So I humbly submit a list of characteristics that may help coffee shops – or even individuals trying to stay awake while working at home – to foster a musical atmosphere worthy of the next Great American Novel, or at least worthy of a little less conversation (and a few extra blog posts).
- MUSIC WITH VOLUME LESS THAN THAN 85 db
See the study above. Also, that means no hearing damage, and no angry German death metal, which is good for everyone involved.
There’s nothing more soporific than songs that fade indistinguishably and interminably into one another. That’s why jazz, full of improvised twists and surprising takes, is so commonly relied upon by the coffee shop music industry. Changing up genres is one sure way to achieve variety, so try switching Pandora stations once in a while when the eyelids start to droop.
Listening to music with compelling (or surprising) lyrics also helps. For instance, there’s nothing like hearing the smooth beats of Wicked Games interrupted by a steady syncopation of f-bombs. I laugh every time.
If the words are too distracting for you, try songs in foreign languages: you get the linguistic pop of words without getting distracted by the meaning.
I’ve never been one for instrumentals, but more contemporary covers have been known to keep me awake. If you’re purely a Classic Man, try some of the more stormier stuff: Rachmaninoff, late Beethoven, Shostakovich, Stravinsky.
- DON’T DISS THE SOUNDTRACK
Chances are that you stay awake during movies partly thanks to the background music. There’s nothing like audio cues to make you jump or get your heart racing. So even without visual cues, the moodiness of an epic soundtrack is going to keep you sharp. Another plus: a professional has likely specially curated the music for changes of tempo, volume, and tone, so each soundtrack is essentially a museum of finely paced moods in audio form.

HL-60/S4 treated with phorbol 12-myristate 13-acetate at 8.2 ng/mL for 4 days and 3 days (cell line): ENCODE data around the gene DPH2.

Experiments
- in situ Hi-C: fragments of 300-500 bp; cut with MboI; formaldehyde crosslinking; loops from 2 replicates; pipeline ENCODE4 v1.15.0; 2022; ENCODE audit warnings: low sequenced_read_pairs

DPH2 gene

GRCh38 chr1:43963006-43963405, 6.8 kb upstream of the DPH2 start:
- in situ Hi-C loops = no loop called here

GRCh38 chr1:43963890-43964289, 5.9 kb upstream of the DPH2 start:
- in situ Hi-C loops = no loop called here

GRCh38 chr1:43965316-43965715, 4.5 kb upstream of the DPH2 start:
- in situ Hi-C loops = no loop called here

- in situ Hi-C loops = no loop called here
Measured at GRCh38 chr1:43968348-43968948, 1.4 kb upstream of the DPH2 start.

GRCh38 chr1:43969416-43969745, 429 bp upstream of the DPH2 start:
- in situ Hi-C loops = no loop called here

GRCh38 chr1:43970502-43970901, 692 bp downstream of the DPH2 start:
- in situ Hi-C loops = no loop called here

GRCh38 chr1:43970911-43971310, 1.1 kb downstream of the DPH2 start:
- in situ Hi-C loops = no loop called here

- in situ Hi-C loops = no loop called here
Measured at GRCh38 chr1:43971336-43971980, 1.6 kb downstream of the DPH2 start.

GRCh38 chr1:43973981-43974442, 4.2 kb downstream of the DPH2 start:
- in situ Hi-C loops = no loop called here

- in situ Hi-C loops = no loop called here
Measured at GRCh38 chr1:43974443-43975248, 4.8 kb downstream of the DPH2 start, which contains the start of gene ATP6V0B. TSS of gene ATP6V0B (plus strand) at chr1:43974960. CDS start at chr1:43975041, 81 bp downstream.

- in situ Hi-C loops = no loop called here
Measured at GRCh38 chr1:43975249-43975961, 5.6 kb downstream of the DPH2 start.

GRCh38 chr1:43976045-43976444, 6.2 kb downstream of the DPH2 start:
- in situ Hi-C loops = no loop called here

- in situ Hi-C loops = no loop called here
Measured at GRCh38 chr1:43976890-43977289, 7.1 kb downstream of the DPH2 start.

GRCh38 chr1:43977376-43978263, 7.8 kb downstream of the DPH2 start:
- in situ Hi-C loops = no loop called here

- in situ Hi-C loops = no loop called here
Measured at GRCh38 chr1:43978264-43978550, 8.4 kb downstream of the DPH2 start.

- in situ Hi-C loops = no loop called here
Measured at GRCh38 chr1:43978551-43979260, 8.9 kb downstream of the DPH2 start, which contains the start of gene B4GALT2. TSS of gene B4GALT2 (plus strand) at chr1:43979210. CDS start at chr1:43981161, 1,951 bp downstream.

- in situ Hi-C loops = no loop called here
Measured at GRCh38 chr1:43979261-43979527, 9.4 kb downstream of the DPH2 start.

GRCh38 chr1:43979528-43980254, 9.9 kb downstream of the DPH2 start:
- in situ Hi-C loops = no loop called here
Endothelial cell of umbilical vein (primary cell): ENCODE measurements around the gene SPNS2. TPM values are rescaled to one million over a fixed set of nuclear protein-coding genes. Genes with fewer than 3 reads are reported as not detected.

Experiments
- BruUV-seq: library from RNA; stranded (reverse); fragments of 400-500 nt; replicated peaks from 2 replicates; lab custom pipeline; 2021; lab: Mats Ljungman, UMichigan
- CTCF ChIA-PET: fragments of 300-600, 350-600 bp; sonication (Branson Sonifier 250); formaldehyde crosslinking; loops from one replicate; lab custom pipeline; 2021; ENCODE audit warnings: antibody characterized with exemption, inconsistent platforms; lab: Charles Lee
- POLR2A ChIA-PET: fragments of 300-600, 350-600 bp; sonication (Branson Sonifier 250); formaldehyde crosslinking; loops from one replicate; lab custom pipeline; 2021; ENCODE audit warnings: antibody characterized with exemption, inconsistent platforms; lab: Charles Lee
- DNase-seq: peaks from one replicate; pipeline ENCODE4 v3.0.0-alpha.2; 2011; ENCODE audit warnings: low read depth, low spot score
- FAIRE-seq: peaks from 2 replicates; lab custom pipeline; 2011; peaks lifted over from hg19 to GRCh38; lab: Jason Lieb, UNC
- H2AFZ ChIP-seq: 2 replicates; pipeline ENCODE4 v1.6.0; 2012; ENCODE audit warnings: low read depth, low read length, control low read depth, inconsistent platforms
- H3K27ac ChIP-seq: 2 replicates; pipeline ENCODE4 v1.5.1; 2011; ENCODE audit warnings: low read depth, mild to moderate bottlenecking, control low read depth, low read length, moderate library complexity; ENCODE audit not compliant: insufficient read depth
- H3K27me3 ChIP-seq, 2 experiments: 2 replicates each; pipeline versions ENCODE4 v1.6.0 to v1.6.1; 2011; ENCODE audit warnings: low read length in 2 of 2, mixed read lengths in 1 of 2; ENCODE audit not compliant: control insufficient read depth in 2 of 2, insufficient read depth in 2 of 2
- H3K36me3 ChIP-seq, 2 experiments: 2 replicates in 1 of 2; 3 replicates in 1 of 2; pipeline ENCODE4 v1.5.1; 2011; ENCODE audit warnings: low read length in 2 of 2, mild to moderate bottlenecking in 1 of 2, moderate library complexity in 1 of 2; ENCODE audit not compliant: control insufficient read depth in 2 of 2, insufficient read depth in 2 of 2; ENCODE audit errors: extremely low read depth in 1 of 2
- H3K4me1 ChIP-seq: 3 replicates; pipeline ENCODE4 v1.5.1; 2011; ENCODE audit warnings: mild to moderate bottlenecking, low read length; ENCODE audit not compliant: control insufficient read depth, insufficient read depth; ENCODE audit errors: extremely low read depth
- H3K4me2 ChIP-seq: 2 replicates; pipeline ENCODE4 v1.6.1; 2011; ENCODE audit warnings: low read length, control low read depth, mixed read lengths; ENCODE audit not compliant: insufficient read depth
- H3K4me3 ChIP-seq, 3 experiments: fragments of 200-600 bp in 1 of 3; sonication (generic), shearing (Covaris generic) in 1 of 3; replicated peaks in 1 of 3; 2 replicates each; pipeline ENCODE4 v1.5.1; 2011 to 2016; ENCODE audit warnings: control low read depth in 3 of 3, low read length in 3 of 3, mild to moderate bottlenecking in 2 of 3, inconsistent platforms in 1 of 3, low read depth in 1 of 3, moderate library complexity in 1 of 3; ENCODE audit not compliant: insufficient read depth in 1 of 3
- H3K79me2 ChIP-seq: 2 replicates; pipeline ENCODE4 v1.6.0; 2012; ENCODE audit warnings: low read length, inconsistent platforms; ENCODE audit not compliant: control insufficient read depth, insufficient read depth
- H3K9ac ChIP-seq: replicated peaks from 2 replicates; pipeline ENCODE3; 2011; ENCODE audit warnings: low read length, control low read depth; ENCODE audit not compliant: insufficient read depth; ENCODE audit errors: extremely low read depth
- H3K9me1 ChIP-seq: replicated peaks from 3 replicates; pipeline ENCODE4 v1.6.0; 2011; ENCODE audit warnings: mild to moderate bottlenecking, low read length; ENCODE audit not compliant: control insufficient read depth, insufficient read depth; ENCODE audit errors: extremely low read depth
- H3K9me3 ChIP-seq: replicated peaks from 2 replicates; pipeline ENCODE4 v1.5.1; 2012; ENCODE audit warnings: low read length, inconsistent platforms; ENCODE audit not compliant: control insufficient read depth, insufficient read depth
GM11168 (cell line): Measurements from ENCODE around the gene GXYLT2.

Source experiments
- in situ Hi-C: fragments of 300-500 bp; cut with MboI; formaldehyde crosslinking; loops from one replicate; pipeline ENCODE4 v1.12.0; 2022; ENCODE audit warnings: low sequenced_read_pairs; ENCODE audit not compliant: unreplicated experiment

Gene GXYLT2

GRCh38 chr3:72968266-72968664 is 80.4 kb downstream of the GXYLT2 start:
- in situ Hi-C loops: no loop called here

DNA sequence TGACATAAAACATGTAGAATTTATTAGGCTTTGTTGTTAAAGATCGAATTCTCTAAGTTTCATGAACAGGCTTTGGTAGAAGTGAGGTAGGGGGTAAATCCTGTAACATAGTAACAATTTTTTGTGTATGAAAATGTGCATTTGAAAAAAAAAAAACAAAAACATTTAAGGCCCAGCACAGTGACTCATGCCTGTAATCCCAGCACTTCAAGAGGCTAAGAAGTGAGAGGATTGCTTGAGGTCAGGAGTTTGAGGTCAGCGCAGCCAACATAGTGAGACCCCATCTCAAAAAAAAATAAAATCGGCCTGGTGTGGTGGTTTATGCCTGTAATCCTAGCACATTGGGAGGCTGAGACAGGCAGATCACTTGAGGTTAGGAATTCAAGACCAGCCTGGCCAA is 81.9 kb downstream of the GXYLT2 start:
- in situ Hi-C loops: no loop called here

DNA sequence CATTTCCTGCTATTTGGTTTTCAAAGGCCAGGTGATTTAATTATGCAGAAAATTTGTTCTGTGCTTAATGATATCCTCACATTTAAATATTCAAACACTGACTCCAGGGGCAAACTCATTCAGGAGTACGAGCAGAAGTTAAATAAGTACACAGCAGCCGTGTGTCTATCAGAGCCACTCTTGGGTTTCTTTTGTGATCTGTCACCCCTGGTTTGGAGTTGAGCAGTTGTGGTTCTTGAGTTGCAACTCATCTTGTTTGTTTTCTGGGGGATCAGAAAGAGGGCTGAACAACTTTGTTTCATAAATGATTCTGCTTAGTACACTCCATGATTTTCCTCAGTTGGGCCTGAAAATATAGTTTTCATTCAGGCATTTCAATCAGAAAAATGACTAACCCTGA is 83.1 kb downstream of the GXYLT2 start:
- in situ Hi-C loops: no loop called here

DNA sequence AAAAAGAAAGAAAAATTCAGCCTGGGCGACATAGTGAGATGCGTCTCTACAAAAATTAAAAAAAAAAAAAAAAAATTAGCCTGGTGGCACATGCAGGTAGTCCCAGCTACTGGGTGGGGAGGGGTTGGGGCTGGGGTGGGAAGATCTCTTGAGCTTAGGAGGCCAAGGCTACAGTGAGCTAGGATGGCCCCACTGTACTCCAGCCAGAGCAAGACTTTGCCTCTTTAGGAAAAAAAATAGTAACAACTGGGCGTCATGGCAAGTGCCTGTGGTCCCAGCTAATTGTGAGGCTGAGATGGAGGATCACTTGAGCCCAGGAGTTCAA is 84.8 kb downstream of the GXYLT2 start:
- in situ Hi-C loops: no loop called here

- Stoker: Phillip Glass’ instrumentals are excitingly strange enough – but not too strange – to keep the mind piqued but not overwhelmed. (Apologies again to Bjork.)
- any Christopher Nolan movie: I mean, try not to feel inspired and/or awake with each resounding BRAAAAAHM that makes up the Inception soundtrack)
- An Education: for some old-school cool
- Ginger and Rosa: ditto the above
- Disney movies: for those old pre-school grooves
- Elevators to the Gallows: a cool, New Wave soundtrack improvised entirely by Miles Davis, and not so well-known
- Wes Anderson soundtracks: a well-curated selection of oldies
- Guardians of the Galaxy: because it brought us this
- MUSIC THAT YOU LOVE
You know, that stuff that you can’t help but sing along to. Sure, it might be a little distracting when the quick little shuffle beats to “Valerie” starts to play, and your head starts to perk up and nod along. But there’s nothing like a cheerful mood and exaggerated lip-synching to keep you amused and in a happy, productive place.
- MUSIC THAT WORKS FOR YOU
We’ve all been taught growing up that we are special little snowflakes. And when it comes to music, we are.If finding the right music for concentrating is hard for you, try taking special note of the songs or genres that help keep you awake, put you in a good mood, keep you eagle-eyed for typos, etc. Soundhound or Shazaam those suckers when you notice them. Soon you’ll have a nice little list of music that you can compile into your own playlist on Spotify, or another little gem, 8tracks.
Hey, if early Baroque doesn’t put you immediately into a Bach-induced coma and/or remind you of a terrifying piano competition where you forgot the last half of the song, and just humiliatingly repeated the same 10 measures until it seemed right (no, just me? okay), then:
(or Glen Gould, I guess.)
So worst-case scenario? If your local coffee shop is simply perfect except for tunes, bring a set of headphones and do one of the above. Your work output will thank you.
(Suggestions and comments always welcome! /c)
https://coffitivity.com/: literally, the sounds of coffee shops from Texas to Brazil.